A short time later Helene says she has two adults that need homes and she thinks they’ll fit in with my family here. At first I was a little disappointed. I wanted puppies but she has a gift for picking the right dogs for the right people and she had some good points to make as to why adults would fit better. She was spot on. I made the 10 hour drive to pick them up half way. Mato, my boy, gave me a tongue bath as soon as he hopped out of the travel crate. Tia, my first girl, was a little hesitant at first but 2 miles down the road she was lying with her head in my lap with her paw in my hand. I was warned that they would have me trained in a short amount of time. How true that was! The 10 hour ride really helped the bonding process. By the time I got home with them they would follow me room to room. Unfortunately I lost Tia a few months later. My little princess was only with me a short time but she made a huge impact on my life. I still shed tears for her when ever I think about her. A month after I lost Tia her sister Nita came to live with me. Once again the 13 hour drive fostered the bonding process. She was still a bit skittish once we got home but she had known Mato from an earlier time and she seemed to relax and settle in. She would not leave my side or let me out of her sight for anything. These days she’ll let me out of her sight but only if I tell her to stay or I bribe her with her kong. She is extremely clingy but I don’t mind that at all. It has made training her both very easy in some respects and a little difficult in others but not much. Both Nita and Mato are almost done with their service dog training. Mato needs to learn to ignore other service dog teams and he’ll be done. Nita just needs a little bit of reinforcement on the basics.

    It has been an incredible year for me. Sometimes it has been very taxing, both physically and mentally. The end result is they have brought be back from the brink of who knows what and put me back on a steady path. They give me a reason to get up in the moring and come home after work. They reward my efforts with their love, affection and loyalty like nothing I have ever experienced. They have made me a better person in spite of myself. For that, I shall be eternally grateful to all three of them. Helene and Anya, I shall always be grateful to you guys as well for putting up with all my questions and for setting me up for success and your encouragement. I don’t think I could have gotten this far without you guys. Thank you for everything!!


    1 comment

  • Talk about beginings and origins.

    Paladin -

    English: pal·a·din [pal-uh-din] -any knightly or heroic champion. (Charlemane, Roland, Arthur history and legends).

    Russian: паладин - [pah'-luh-din] - Любой Найтли или героический чемпион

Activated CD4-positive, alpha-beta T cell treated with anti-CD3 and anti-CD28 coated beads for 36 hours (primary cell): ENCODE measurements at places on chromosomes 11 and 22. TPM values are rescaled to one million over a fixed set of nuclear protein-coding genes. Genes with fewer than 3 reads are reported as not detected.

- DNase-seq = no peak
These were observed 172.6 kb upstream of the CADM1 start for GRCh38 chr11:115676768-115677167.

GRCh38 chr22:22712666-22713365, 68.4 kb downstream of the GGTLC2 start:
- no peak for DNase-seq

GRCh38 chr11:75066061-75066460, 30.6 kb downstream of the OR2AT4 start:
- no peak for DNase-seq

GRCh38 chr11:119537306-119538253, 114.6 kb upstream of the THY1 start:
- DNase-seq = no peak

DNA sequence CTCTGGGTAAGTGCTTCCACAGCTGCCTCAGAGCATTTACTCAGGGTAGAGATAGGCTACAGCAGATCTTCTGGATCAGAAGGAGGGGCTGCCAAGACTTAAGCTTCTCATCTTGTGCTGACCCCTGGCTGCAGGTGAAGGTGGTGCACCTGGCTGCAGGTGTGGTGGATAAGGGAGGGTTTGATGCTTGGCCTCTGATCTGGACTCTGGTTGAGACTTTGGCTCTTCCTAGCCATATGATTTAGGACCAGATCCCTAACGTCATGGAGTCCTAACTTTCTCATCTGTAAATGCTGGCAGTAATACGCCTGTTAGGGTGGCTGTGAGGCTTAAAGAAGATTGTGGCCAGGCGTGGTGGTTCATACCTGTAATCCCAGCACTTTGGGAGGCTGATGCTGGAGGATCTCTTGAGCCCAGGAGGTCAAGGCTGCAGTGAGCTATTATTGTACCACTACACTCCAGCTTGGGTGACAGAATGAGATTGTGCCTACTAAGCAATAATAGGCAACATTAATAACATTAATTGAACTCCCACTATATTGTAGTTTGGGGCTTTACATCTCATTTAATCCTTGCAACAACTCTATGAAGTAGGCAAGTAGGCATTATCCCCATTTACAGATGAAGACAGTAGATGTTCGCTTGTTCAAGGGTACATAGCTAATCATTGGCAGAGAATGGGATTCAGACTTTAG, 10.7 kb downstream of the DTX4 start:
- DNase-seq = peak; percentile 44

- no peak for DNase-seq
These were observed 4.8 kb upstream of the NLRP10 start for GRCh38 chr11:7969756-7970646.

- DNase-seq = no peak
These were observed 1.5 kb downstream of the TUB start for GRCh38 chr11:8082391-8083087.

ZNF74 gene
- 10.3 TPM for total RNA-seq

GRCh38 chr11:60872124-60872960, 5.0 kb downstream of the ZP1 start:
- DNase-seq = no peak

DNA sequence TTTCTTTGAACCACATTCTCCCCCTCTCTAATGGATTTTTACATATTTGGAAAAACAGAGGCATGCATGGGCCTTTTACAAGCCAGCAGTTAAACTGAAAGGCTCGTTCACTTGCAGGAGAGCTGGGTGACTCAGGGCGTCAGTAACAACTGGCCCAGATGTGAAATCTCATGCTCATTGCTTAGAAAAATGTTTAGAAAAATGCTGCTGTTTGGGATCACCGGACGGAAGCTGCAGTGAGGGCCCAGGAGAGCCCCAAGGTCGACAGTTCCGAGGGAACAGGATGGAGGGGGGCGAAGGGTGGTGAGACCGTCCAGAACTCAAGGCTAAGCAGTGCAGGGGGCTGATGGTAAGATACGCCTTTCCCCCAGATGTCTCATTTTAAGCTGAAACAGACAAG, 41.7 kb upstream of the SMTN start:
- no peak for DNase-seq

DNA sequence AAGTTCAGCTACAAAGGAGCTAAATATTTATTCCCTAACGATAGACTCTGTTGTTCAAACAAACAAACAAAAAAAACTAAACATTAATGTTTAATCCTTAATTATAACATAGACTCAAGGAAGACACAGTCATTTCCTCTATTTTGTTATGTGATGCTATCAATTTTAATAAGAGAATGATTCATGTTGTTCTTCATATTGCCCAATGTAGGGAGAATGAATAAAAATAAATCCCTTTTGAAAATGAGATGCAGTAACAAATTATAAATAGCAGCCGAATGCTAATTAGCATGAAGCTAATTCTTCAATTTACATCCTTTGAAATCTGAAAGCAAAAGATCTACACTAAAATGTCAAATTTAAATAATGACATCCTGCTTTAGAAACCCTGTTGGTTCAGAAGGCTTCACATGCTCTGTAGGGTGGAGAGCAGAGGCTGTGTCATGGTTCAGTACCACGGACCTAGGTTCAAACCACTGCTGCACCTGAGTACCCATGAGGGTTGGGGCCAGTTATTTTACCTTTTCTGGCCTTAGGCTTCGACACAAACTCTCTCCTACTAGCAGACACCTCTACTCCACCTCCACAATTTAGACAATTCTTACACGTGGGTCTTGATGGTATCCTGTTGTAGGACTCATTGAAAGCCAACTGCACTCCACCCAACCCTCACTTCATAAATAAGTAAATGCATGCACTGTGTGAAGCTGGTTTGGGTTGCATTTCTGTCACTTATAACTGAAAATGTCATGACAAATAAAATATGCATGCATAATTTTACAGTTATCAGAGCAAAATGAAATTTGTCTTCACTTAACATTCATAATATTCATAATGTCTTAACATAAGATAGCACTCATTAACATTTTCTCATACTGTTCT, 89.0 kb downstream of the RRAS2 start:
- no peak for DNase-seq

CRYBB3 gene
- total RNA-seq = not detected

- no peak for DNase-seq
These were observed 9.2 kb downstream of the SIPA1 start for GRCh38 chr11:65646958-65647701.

We have a special connection to this word in our family. Especially for my mother, who is gone now. Our household was always humming the TV theme song as we grew up. I can remember watching it in black and white television...when television was a big event.

    But more importantly, we grew up knowing that "doing good and being good", was the proper way to live.

    We know it matters what you do when no one is looking. We believe we each have the power to decide what is right and wrong, and that we make the choice what actions we take (and don't take).

    Our family is loyal, patriotic, honest and ethical. We are often the mouse that roars; we are the shield for the weak and beaten; we are the spear for the helpless; and we are a light on a dark night. We are close and we are united. That way of life spreads to how we deal out in the world.

    So...after my first Black Russian Terrier came into my life...I thought long and hard about the qualities that he exhibited. He, in many ways, is the canine version of my families values. My quest for a kennel name brought me to many words like guardian, hero, champion, valiant, warrior....it was a very long list.

    I translated them to Russian, and listened to the sound and cadence.

    Paladin doesn't have a definition in Russian, other than the noun used in chronicals and legends about the special knights of Charlemagne, Roland, and King Arthur. Google Translator being the handy thing it is...gave me the English definition translated into Russian. I am half Ukranian myself, so I thought It would be polite.

    Thank you for visiting us. We hope you will come often to see how we're progressing.

    Farewell in your travels until we meet again.

    Прощание в ваших путешествиях пока мы не встретимся снова.